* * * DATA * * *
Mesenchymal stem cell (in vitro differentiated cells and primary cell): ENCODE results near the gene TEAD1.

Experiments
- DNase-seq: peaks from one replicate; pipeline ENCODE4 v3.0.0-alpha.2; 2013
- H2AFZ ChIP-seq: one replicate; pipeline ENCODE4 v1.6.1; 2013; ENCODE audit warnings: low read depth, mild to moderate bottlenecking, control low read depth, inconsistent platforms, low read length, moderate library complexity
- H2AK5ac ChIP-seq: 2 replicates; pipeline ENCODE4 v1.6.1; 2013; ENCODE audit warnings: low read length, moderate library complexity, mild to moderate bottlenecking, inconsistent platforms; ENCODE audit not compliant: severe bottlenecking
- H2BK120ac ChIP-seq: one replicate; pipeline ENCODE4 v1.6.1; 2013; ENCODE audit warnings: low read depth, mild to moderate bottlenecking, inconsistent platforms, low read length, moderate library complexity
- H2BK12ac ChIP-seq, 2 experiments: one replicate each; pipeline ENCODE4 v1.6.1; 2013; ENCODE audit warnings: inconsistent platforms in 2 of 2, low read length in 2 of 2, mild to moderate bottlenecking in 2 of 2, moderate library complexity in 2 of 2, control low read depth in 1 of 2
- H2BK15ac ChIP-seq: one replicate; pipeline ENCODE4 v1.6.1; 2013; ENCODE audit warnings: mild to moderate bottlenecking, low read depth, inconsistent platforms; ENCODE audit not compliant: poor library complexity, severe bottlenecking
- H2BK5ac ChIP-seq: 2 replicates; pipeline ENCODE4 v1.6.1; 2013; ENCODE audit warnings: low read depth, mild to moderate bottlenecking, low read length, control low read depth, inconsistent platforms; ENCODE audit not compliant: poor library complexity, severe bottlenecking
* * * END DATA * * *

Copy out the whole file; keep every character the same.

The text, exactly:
Mesenchymal stem cell (in vitro differentiated cells and primary cell): ENCODE results near the gene TEAD1.

Experiments
- DNase-seq: peaks from one replicate; pipeline ENCODE4 v3.0.0-alpha.2; 2013
- H2AFZ ChIP-seq: one replicate; pipeline ENCODE4 v1.6.1; 2013; ENCODE audit warnings: low read depth, mild to moderate bottlenecking, control low read depth, inconsistent platforms, low read length, moderate library complexity
- H2AK5ac ChIP-seq: 2 replicates; pipeline ENCODE4 v1.6.1; 2013; ENCODE audit warnings: low read length, moderate library complexity, mild to moderate bottlenecking, inconsistent platforms; ENCODE audit not compliant: severe bottlenecking
- H2BK120ac ChIP-seq: one replicate; pipeline ENCODE4 v1.6.1; 2013; ENCODE audit warnings: low read depth, mild to moderate bottlenecking, inconsistent platforms, low read length, moderate library complexity
- H2BK12ac ChIP-seq, 2 experiments: one replicate each; pipeline ENCODE4 v1.6.1; 2013; ENCODE audit warnings: inconsistent platforms in 2 of 2, low read length in 2 of 2, mild to moderate bottlenecking in 2 of 2, moderate library complexity in 2 of 2, control low read depth in 1 of 2
- H2BK15ac ChIP-seq: one replicate; pipeline ENCODE4 v1.6.1; 2013; ENCODE audit warnings: mild to moderate bottlenecking, low read depth, inconsistent platforms; ENCODE audit not compliant: poor library complexity, severe bottlenecking
- H2BK5ac ChIP-seq: 2 replicates; pipeline ENCODE4 v1.6.1; 2013; ENCODE audit warnings: low read depth, mild to moderate bottlenecking, low read length, control low read depth, inconsistent platforms; ENCODE audit not compliant: poor library complexity, severe bottlenecking